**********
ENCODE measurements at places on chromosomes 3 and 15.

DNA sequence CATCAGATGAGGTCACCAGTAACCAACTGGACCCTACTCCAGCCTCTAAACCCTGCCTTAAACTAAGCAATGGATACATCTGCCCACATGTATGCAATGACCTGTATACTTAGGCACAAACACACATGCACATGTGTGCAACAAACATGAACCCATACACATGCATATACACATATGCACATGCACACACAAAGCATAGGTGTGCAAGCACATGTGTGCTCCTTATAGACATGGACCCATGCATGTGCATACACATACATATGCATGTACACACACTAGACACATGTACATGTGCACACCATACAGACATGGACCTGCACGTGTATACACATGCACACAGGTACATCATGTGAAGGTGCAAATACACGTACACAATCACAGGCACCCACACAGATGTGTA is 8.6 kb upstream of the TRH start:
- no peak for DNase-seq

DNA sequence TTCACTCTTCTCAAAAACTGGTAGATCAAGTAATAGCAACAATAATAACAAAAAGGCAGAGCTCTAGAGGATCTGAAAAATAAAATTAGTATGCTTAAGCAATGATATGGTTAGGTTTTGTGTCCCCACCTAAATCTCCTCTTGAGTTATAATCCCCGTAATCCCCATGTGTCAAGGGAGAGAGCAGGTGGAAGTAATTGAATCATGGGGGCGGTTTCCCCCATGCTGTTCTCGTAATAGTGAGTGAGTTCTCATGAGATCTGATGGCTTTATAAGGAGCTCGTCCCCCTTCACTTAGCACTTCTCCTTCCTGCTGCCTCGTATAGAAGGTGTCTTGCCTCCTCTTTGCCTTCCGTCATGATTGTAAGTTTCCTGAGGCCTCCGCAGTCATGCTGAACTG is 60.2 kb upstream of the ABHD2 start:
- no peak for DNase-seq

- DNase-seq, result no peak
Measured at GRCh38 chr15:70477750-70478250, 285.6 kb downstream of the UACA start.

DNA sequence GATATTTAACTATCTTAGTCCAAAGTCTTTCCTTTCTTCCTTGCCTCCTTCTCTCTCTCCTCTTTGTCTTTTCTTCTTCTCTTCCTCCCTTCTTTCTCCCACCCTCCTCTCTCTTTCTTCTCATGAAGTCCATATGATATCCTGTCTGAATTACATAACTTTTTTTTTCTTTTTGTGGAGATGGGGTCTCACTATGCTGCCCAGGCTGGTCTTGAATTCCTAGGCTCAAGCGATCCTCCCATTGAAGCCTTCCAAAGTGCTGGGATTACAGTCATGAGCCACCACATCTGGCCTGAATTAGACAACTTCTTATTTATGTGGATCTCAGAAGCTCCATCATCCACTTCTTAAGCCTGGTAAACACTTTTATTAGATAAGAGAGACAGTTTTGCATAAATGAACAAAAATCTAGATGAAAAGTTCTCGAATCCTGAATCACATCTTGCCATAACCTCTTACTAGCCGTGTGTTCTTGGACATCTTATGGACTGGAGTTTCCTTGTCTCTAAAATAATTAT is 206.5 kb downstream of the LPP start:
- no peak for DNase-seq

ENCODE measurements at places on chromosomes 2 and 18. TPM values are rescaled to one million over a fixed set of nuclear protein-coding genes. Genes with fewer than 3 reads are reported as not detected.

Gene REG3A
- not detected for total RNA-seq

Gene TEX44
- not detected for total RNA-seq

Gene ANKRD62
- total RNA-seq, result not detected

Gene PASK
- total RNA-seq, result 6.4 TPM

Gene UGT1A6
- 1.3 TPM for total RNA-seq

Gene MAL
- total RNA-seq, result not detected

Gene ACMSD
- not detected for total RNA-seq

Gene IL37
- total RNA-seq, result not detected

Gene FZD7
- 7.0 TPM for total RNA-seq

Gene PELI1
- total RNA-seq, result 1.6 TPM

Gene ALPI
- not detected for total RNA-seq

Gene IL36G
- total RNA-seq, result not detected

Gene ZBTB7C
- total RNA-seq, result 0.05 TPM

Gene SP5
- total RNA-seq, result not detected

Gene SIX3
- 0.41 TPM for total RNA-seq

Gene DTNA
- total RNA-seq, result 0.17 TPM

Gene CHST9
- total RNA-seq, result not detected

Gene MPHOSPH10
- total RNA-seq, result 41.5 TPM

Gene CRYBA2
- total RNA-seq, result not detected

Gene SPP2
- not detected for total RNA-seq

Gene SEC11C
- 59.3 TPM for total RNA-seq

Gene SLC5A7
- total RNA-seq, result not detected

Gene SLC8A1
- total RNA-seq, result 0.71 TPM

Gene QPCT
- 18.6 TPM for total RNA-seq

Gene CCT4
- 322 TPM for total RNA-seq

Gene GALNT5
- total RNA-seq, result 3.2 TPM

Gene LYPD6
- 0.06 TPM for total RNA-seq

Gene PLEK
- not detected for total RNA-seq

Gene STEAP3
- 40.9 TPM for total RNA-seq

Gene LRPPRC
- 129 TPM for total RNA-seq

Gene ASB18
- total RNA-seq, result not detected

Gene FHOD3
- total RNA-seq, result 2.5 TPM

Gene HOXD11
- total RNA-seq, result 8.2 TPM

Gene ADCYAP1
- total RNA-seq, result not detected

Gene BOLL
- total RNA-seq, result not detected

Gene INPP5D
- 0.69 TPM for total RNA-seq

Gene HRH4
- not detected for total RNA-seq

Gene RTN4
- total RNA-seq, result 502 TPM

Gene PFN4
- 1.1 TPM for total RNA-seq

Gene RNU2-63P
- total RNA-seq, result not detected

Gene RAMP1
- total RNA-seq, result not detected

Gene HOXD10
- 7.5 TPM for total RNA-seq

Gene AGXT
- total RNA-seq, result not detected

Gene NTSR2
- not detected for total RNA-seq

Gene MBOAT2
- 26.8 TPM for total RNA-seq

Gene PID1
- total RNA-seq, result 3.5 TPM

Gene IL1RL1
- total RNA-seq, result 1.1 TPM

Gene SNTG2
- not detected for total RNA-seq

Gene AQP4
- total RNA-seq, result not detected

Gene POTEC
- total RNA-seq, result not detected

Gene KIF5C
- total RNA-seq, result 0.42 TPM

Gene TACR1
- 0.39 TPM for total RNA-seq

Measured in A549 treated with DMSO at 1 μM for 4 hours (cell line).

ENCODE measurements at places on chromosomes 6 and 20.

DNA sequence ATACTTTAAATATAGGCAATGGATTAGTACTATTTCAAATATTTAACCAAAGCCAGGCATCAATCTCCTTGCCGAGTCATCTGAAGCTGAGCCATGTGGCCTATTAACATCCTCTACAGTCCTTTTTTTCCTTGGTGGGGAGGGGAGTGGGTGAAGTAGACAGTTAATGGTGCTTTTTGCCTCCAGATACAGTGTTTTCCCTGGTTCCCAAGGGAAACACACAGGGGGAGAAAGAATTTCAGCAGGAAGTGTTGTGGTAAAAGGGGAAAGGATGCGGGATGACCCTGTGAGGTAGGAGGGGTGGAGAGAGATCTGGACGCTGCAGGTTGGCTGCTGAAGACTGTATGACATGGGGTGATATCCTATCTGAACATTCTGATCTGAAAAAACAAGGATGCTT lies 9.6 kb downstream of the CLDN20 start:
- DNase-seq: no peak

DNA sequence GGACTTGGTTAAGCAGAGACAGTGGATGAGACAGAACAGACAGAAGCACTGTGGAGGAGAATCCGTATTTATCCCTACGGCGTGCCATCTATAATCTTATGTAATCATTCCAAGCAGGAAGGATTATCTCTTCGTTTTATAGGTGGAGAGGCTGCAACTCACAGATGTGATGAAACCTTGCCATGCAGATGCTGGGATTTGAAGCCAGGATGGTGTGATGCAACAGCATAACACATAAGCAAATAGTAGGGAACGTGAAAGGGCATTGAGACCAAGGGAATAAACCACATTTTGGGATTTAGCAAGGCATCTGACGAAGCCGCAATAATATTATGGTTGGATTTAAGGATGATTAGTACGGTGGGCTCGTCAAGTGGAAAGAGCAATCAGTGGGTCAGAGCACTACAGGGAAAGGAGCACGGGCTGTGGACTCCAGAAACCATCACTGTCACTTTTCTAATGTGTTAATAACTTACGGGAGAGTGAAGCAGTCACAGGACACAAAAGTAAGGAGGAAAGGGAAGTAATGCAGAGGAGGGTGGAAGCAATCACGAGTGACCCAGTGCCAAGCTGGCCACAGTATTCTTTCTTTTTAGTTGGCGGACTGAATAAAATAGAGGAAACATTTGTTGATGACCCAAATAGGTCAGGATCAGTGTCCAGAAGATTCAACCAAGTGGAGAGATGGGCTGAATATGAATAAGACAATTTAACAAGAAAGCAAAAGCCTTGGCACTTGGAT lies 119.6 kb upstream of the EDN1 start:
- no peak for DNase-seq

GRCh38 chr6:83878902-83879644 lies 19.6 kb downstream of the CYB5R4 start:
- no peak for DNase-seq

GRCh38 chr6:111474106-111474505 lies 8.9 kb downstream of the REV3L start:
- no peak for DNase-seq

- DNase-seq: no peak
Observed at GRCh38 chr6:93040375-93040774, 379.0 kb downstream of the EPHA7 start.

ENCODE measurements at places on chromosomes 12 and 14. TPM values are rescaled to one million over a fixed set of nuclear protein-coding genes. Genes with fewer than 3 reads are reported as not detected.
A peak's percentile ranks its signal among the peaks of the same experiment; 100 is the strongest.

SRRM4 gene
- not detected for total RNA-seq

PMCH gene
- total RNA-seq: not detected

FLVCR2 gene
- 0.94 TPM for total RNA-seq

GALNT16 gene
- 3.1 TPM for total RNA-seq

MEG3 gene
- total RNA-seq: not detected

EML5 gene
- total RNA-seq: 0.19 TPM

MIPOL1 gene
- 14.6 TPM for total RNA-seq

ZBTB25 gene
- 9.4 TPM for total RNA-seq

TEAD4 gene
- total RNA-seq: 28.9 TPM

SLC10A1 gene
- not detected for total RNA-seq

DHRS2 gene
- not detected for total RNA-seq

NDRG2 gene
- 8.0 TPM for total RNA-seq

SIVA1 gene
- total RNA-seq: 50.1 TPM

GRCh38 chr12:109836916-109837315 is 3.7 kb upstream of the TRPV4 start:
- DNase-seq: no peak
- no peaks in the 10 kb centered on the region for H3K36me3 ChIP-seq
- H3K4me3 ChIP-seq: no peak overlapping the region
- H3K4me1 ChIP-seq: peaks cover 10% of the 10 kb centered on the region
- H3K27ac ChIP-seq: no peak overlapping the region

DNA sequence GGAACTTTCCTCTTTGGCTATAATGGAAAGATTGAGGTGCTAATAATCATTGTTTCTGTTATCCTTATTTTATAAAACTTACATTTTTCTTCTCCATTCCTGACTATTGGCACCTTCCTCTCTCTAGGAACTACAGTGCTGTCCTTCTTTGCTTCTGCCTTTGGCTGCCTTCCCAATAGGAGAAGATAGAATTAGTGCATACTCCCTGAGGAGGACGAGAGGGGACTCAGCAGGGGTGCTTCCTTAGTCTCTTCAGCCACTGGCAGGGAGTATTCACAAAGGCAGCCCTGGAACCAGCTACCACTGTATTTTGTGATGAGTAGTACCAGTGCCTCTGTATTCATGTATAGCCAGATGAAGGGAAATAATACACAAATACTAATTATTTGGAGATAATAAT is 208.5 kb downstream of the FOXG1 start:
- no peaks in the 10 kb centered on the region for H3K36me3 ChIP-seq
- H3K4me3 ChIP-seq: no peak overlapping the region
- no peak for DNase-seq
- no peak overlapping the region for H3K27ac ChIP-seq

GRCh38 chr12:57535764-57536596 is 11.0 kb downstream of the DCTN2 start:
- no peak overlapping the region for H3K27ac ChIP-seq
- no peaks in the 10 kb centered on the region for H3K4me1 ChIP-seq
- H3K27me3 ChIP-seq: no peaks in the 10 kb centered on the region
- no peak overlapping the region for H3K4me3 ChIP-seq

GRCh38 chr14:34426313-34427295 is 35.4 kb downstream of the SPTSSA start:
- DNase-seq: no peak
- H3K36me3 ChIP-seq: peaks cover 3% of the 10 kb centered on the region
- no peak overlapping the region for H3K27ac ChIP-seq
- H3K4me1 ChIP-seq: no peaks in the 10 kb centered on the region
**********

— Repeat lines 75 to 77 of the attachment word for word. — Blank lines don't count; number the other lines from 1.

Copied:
Gene HOXD11
- total RNA-seq, result 8.2 TPM

Gene ADCYAP1